On arriving in a Tibetan village it is obvious that religion plays a part in everyday life: local people spin prayer wheels whilst they chat, prayer flags flap in the wind and chorten - architectural structures holding religious relics - dot the landscape. What is not immediately apparent is the world of gods and spirits that also forms part of this landscape for Tibetans.

Tibetan Buddhism has inherited several models of the universe from Indian Buddhism, one of which depicts all forms of existence in the ‘Wheel of Life.’ The motif, commonly seen in monasteries, shows all beings circling in the six realms of samsara (the unsatisfactory cycle of death and rebirth) including gods (lha), humans, animals, hungry ghosts, and the hot and cold hells. Within this formalized structure there exists a local cosmology in Samdo as in all Tibetan communities, containing a variety of gods, spirits and ghosts. Local or regional gods are distinguished from supra-worldly gods (jigten le de pe-lha), who have moved up to the heavens through their own efforts in acquiring merit, and the Tantric gods of Buddhist meditation (Samuel 1993). Local lha remain ‘gods of this world’ (jigten pe-lha), although the distinction can be inexact. Although representations of these gods are localized there is a widely recognized typology described by scholars of Tibet (Mumford 1989; Samuel 1993; Mills 2003). In Samdo, the main types of local gods and spirits are:

Yul-lha - territorial deities most associated with mountain domains overlooking the villages (yul means local area). They are dominant in the religious landscape of Samdo and thus the main focus of discussion here. Local people commonly identified and named ten different yul-lha surrounding the valley (Fig. 1).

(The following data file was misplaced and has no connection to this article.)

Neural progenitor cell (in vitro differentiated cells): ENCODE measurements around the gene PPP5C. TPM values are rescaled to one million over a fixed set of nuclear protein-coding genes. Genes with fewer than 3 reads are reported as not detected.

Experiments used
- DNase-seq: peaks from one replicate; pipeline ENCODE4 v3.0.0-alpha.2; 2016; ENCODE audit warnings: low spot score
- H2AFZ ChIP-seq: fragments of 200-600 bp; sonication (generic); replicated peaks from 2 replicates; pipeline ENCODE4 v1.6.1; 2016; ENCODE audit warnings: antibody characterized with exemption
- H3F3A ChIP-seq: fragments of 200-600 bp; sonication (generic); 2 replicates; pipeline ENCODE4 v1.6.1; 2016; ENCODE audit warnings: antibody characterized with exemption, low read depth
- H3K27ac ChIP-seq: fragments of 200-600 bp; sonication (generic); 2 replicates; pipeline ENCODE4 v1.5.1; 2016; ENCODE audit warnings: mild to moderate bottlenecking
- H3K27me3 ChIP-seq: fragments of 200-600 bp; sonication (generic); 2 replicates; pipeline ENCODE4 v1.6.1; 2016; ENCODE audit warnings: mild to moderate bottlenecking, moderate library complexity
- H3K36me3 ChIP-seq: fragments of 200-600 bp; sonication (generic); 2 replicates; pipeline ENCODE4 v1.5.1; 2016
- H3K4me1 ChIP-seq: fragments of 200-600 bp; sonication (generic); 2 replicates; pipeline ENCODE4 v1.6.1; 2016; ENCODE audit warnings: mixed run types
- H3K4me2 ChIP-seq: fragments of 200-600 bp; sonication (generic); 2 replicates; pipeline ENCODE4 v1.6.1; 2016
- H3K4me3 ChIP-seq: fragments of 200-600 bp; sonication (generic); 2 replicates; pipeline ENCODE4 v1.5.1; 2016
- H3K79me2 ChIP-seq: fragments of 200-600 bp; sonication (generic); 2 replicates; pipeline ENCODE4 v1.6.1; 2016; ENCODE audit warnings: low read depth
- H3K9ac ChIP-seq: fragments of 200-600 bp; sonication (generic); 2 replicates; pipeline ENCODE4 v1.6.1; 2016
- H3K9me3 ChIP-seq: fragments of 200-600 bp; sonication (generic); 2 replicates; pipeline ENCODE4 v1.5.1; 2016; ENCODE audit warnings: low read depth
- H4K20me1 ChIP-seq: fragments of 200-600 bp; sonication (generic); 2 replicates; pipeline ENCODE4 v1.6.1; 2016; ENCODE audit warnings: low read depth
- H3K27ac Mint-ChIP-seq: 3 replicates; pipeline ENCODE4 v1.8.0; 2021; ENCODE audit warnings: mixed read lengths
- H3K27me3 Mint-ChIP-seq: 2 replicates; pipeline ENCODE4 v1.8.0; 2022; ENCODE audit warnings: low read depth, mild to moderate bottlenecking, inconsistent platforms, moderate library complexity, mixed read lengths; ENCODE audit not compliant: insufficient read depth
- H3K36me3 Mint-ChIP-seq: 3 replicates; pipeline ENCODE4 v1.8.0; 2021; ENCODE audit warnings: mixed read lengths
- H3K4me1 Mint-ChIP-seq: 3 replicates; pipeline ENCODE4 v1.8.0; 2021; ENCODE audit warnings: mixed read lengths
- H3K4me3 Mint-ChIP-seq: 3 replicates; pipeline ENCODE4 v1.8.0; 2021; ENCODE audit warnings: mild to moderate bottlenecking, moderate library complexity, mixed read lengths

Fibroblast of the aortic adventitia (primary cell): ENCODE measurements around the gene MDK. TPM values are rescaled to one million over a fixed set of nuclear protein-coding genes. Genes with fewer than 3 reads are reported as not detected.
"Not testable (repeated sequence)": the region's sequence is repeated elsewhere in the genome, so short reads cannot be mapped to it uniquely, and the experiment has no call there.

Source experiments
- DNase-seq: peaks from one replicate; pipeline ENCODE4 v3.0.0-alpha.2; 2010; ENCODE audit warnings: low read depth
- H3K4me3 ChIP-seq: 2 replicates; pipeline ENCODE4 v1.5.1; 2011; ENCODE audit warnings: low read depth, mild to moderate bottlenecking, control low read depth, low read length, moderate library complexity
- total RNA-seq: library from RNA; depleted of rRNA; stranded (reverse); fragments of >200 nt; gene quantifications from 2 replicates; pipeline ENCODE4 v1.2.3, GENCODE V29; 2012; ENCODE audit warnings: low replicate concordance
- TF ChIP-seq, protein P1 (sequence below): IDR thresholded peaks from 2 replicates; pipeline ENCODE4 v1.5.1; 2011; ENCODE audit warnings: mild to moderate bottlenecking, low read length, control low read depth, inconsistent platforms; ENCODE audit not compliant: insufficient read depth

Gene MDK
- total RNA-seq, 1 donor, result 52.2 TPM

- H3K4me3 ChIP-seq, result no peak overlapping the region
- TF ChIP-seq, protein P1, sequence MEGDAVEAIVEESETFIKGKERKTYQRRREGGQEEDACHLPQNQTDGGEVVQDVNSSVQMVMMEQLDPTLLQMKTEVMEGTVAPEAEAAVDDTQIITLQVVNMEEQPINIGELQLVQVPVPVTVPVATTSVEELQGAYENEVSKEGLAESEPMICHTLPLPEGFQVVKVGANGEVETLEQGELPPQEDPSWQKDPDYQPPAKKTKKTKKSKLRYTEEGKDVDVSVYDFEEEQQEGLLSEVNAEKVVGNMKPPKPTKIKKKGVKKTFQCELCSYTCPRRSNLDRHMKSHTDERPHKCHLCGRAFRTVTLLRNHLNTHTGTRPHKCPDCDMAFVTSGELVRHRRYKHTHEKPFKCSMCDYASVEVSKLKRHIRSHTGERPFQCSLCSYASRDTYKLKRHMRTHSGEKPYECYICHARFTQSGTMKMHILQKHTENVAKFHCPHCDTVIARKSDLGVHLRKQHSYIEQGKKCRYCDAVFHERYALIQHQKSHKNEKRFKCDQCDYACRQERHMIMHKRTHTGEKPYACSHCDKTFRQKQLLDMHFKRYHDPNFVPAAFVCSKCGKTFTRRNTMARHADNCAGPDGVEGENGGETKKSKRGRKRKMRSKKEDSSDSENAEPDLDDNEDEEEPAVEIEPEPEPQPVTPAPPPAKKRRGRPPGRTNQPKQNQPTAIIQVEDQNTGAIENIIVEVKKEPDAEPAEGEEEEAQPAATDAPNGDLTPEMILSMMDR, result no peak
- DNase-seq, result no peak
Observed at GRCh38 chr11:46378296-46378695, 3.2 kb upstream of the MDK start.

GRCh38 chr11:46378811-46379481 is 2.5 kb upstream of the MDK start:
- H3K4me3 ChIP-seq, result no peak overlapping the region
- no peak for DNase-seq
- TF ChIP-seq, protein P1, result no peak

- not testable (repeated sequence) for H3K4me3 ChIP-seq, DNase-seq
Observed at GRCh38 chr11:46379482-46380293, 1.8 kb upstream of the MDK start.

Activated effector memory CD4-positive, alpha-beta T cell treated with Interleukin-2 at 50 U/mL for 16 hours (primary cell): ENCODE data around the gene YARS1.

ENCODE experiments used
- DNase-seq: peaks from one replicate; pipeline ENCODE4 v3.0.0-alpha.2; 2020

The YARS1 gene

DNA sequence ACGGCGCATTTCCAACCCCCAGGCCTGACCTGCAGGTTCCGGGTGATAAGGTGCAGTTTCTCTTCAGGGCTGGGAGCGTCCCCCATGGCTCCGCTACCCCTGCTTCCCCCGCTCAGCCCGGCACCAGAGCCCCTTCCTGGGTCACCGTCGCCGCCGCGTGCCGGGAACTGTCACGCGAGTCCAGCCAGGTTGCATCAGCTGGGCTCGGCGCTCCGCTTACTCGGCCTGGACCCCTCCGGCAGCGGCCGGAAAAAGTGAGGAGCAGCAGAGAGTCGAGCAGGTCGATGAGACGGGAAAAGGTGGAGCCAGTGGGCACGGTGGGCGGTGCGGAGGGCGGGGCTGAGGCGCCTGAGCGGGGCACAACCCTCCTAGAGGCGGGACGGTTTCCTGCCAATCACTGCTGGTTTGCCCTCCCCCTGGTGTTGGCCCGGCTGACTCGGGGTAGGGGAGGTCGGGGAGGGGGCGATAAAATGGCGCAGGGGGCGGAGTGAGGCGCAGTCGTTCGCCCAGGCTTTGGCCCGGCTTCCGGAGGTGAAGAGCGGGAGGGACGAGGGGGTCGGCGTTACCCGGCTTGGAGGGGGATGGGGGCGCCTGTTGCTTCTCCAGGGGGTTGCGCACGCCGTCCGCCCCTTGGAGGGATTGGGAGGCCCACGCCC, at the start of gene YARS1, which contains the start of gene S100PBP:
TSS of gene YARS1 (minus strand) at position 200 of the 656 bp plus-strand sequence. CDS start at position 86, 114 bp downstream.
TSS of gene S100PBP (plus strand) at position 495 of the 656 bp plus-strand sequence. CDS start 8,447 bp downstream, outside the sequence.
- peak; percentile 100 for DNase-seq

Lu – water spirits whose physical appearance is half human and half snake; they belong to the underworld beneath the domain of humans and live in water, sleeping in their shrines in the winter and awaking in spring time. They are mainly associated with fertility and considered capricious.

Sa-dak – earth spirits or owners (dak translates directly as ‘owner’) associated with more localised natural features such as rocks, stones and small areas of land. Local people also referred to chu-dak (water owner), shing-dak (wood owner) and more generally zhi-dak (foundation owner) based in mountain abodes, and a term sometimes used instead of yul-lha.

Ritual Observance

Ritual actions performed towards the gods form an important way of defining relationships between humans and other beings in the landscape. In Samdo, the shrine (lha-to) to the local god is often near the base of the mountain on another small hill. Villagers (men and women) go to their nearest or the village yul-lha shrine to make offerings, burn incense, and hang prayer flags (longta meaning ‘wind horses’). This is generally a biannual tradition performed at Tibetan New Year (Losar) and before the harvest in the ninth month of the Tibetan calendar, but also on any auspicious dates or whenever people need the deities’ help. This ritual observance constitutes part of the calendar of regular rites within the household and monastery. Ritual practice takes place on a continuum from the personal and domestic, for example on daily basis in the home with regard to household gods and protective deities (often carried out by women), to exterior spaces of the fields, forest and mountains.